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Legislative Assembly for the ACT: 2001 Week 10 Hansard (28 August) . . Page.. 3383 ..

MR OSBORNE (continuing):

I have largely discounted various issues that have been raised regarding the AIS master plan. The master plan has no legal standing. It is a document of intent, contingent on further planning approval and, more importantly, it would require substantial federal funding.

Mr Speaker, this is another of those times when the community has been asked to weigh up conflicting factors, the best interests of different groups of residents, the need to protect our natural environment, the financial costs involved and the need to reduce traffic congestion on residential streets. I expect this has not been an easy decision for any of us to make. As I said, Mr Speaker, it has consumed a lot of time in my office in the last couple of weeks. After long consideration of these points, on balance I will be supporting the eastern alignment. I have heard nothing in this debate that would cause me to change my mind.

I have to say, Mr Speaker, that the most difficult thing that we have had to sort out in our office is finding out what was correct, what was the truth and what was not. All the people that I spoke to were obviously very passionate about this issue, but a lot of the information that came into my office was clearly not correct. It has been a battle to try to make a decision based on the facts. I feel I have done that. I accept that, regardless of the final outcome of the vote today, some people will be unhappy because the decision has gone against them. Unfortunately, in matters like this that is always going to be unavoidable.

Mr Speaker, on a final note: I would add that I see merit in moving the point at which the new freeway crosses Belconnen Way and joins onto Caswell Drive. I have sympathy for the argument put up by Aranda residents about the noise impact, and at this stage I support moving the intersection about 200 metres eastward, as they have suggested. But that is a different issue. I had a meeting with the people who are opposed to the road altogether.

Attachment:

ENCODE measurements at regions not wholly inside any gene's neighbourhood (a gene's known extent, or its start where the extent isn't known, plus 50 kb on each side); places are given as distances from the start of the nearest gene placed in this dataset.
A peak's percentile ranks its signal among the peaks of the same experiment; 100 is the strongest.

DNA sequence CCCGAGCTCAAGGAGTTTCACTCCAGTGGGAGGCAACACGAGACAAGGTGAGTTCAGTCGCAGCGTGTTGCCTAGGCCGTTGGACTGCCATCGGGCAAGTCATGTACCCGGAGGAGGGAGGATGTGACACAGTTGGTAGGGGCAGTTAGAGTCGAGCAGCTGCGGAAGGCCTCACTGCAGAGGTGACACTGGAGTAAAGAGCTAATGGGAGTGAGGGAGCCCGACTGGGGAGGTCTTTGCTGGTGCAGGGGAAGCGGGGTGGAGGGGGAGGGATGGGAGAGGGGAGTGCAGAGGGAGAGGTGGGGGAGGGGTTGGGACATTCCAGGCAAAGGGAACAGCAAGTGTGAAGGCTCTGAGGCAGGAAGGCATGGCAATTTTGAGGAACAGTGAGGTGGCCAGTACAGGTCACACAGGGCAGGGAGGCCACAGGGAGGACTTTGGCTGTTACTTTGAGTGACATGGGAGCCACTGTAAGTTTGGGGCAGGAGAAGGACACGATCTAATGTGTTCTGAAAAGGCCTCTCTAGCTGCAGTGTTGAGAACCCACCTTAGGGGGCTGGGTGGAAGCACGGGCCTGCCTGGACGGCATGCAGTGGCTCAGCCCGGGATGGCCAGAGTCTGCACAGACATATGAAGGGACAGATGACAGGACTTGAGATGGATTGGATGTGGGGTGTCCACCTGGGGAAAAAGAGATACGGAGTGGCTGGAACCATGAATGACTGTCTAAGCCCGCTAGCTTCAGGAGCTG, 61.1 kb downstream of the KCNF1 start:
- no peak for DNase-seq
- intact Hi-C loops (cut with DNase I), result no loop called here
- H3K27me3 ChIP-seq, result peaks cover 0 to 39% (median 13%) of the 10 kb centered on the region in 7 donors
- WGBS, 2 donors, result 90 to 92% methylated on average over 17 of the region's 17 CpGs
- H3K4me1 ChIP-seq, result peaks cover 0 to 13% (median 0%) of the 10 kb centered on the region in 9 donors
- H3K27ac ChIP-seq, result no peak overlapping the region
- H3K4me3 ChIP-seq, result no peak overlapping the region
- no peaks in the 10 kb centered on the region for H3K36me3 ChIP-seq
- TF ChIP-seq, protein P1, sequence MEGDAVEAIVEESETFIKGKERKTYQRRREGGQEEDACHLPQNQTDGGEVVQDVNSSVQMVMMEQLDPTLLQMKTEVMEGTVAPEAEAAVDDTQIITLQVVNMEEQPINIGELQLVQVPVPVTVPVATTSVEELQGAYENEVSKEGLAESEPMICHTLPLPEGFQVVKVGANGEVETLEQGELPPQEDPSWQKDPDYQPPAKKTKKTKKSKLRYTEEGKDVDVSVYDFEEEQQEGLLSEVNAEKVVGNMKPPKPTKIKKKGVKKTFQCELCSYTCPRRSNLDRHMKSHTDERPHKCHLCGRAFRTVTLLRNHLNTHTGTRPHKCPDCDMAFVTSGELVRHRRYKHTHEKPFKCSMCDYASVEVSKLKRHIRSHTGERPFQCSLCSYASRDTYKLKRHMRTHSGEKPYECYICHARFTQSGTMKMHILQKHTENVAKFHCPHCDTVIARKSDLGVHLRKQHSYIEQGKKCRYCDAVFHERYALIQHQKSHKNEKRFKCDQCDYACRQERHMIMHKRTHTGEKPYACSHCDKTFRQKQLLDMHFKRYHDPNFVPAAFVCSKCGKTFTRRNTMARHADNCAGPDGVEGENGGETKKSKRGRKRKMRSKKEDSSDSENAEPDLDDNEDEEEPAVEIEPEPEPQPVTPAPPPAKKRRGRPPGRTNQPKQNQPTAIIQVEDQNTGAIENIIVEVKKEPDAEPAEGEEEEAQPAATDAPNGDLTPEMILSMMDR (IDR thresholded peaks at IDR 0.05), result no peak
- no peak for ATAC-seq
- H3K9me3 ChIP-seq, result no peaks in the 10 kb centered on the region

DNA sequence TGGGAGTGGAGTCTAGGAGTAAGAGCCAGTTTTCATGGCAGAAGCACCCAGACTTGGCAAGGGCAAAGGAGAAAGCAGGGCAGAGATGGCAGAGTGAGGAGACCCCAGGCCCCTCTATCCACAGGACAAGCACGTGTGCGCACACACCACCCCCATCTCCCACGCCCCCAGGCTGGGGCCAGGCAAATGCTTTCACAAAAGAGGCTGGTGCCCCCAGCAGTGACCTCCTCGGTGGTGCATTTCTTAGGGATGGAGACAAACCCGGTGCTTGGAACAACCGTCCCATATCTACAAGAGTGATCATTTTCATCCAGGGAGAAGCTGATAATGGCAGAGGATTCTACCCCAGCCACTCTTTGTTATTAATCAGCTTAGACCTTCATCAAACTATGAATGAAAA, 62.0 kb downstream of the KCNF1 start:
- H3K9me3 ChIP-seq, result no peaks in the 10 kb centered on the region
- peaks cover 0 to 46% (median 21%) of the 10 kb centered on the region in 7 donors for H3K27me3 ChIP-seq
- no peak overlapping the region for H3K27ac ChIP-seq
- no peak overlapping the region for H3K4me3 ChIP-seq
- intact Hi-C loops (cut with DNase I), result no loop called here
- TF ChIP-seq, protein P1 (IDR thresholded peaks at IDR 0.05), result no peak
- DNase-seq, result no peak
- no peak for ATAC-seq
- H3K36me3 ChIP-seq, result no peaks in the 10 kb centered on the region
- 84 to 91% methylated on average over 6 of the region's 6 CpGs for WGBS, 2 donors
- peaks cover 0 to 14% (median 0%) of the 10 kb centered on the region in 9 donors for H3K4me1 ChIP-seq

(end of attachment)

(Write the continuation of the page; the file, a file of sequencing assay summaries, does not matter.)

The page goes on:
I think the worst environmental impact is going to be where Gungahlin Drive goes through the Bruce ridge. So there is clearly going to be damage. However, on balance, after taking away all the emotion and making a decision based on the facts, I feel that I have made the right choice.

MR STANHOPE (Leader of the Opposition) (4.30): Mr Speaker, I primarily wish to reiterate the strength of the argument which my colleague Mr Corbell made in support of the disallowance. Reflecting on the debate that has taken place, I think it is worth commenting on a point that Mr Osborne made-a point that I had intended to make in any event. Mr Osborne said he thought it was important to take emotion out of the debate. I think in matters such as this, the mistake we make is to take emotion out of the debate.

It seems to me that those who argue against the western route talk about the number of trees that will be affected or perhaps an audit of costs and benefits that relates to some simple statistics. There is no regard at all for the sense of violation that putting a road through a nature park imposes. There has been no discussion about the effect of the intrusion of a major road such as this through a nature park. There has been no discussion of the sense of violation that will result from the running of a major road or a freeway through a nature park.

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